Empowering Parents Brings Community Change in Wind River
If you are a parent who has ever thought, “What can I do?” or “I am just a parent,” Clarisse Harris, Northern Paiute, has a program that might interest you. On the Wind River Reservation in Wyoming, the Parent Leadership Training Institute is arming parents with the tools to bring changes within the schools and communities.
The program is gaining momentum around the country, but Wind River is the first reservation to host the program. Harris, who was a participant in the reservation's first session, said: “PLTI gives us a voice; we learn to use our voice, we learn to speak up. We don’t express ourselves publicly a lot of times, and in this class we had to speak in front of the group on a subject near and dear to you. I have taken speaking classes in college, but this was different,” Harris said.
The program originated 25 years ago, when Connecticut’s Elaine Zimmerman was given the challenge to improve childhood education in that state. After a year of interviews and study groups, Zimmerman found that parents had great ideas for improving education but didn’t know how to put those ideas into action. Always working interracially and with underprivileged parents, Zimmerman said, “We removed barriers like childcare and held dinner meetings with parents. Parents were predictably shy, but when they began to see the event was safe, they came forward with really exciting ideas.”
Just as the energy and ideas were flowing, someone would say, “But I am just a parent.”
“It happened in every meeting, throughout the entire year,” Zimmerman reported.
Recognizing that empowerment was critical to parent success, she developed the Parent Leadership Training Institute to teach parents everything they need to know to challenge the system and successfully rally for their children.
In 2012, Harris picked up a brochure from the Wyoming Department of Health and took the PLTI training to become a facilitator, and then revamped the program to suit the reservation. “We restructured it, used the basic title and changed the wording so we can relate to it in the way we think,” Harris said.
PLTI taught the participants how to open the doors to change, and gave them a “toolkit” of knowledge to use on and off the reservation. “The reservation is our family but we have to learn how things are done (off-reservation) in Riverton. We need to know about the budgets, building your community, learning how the state and city works. People say you don’t need to know this, but you do, and you learn that as you get older,” Harris said.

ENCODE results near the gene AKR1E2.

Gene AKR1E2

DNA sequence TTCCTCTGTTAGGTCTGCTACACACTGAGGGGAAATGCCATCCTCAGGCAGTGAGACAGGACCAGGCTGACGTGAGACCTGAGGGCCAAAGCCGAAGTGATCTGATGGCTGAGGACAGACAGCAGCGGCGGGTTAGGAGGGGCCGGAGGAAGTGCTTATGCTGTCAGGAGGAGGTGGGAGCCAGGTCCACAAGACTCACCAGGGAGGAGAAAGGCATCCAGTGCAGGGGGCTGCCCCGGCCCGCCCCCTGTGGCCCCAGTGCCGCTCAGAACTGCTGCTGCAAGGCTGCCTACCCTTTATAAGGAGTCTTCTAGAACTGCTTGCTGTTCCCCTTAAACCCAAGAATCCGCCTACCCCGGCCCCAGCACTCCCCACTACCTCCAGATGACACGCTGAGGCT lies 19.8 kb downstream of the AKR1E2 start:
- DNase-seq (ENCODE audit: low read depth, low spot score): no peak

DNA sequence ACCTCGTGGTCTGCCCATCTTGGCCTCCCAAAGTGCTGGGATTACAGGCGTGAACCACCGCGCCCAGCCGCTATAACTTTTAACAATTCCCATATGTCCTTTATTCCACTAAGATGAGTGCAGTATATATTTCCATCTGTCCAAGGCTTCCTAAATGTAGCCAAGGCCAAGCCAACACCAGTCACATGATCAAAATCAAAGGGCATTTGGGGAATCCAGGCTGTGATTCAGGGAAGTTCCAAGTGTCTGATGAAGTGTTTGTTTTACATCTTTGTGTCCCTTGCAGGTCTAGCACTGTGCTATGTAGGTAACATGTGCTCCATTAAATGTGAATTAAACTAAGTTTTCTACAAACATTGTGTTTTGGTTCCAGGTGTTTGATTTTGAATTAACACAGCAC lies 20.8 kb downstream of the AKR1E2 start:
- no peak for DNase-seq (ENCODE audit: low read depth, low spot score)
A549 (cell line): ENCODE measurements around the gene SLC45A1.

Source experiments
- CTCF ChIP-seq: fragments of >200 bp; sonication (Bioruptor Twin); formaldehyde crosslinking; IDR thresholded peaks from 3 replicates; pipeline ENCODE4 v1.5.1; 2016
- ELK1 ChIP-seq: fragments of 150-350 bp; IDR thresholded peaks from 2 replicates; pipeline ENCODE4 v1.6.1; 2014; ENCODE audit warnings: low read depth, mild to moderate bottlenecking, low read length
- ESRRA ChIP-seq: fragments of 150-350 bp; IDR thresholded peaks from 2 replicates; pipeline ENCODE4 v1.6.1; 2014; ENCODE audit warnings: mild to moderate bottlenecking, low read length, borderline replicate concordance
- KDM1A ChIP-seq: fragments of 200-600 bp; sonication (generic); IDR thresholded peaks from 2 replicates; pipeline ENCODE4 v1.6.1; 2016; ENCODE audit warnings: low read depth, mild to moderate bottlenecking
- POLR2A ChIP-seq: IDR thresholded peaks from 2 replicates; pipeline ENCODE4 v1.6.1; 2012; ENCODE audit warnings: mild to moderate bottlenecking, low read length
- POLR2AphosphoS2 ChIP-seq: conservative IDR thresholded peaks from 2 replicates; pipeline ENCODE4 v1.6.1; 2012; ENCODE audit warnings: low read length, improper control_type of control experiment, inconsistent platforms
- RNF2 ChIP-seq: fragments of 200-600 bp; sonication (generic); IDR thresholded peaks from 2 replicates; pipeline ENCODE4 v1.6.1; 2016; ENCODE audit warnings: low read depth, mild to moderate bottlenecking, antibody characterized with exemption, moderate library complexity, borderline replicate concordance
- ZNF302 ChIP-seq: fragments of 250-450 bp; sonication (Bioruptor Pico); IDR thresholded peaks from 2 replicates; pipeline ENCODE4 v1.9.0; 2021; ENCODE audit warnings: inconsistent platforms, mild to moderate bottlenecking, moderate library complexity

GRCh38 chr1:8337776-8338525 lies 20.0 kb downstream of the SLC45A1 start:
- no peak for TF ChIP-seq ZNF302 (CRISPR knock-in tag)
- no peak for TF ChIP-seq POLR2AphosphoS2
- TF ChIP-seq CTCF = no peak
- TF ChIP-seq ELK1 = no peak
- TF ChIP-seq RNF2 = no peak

But the class is not just about sitting and learning. Participants develop a program based on their own interests and strengths, and learn how to bring their program to fruition. Grandfather Donn Little, Oglala, took the class because he has a granddaughter in the school system. His program, called The Grandfathers, takes place in the Arapaho schools and involves other grandfathers from Wind River including Aloysious Bell and Wayne C-Hair. The Grandfathers will even be featured in an upcoming PBS special.
“The Grandfathers have a very simple purpose,” Little explained. “We have the premise that grandchildren are sacred and with that belief, we as grandfathers must impart a lot of stories, tradition, duties, and responsibilities; and it is all based in being positive. We are the wisdom keepers, who impart life ways,” Little said, and explained that PLTI gave him more insight “and the wherewithal to have an influence in the schools.
“Now they invite us into the school board meetings and they ask us our opinions,” Little said, adding the program is growing and becoming more popular in Wind River. “People are getting interested and more involved. We just had a meeting with one of the tribal leaders, so we are moving in that direction. People who take the training are positive, engaging, team players. There were a lot of young women in there, and these are going to be the future leaders, advocates in school and education programs.”
The programs developed by the participants run the gamut. From a tribal member who trains goats as pack animals for use while leading teens on hikes and camping trips, to a woman who was so shy she could barely speak at the beginning of the program and is now taking the lead in developing a program for disabled children.
Harris’s program brought “Bountiful Baskets” for fresh fruit and vegetables to Fremont County. “We were traveling every two weeks, 100 miles to Thermopolis in Hot Springs County, to get our baskets. I went online to open a site, I took the training, because on the reservation we have such a high diabetes rate. Now I take flyers around to different organizations, and it’s like a food co-op. Now Riverton has two sites, and there are five other sites. I love it, I always wonder what we are going to get,” she said.
The benefits to the community are as varied as the programs they develop. “PLTI brings to the surface problems we don’t talk about. We became like family, and what happens in the meetings stays in the meetings. We found out that we all had so many of the same problems, and things came to the surface. It brought to light the things we don’t talk about and pretend don’t go on.” Harris said.
But for Harris, the best part of the program is seeing parents make changes they want to see. “Because you are not just a parent. You are a very important person; and as so many said, ‘I didn’t think about that’.”
For more information about Parent Leadership Training, visit the website.
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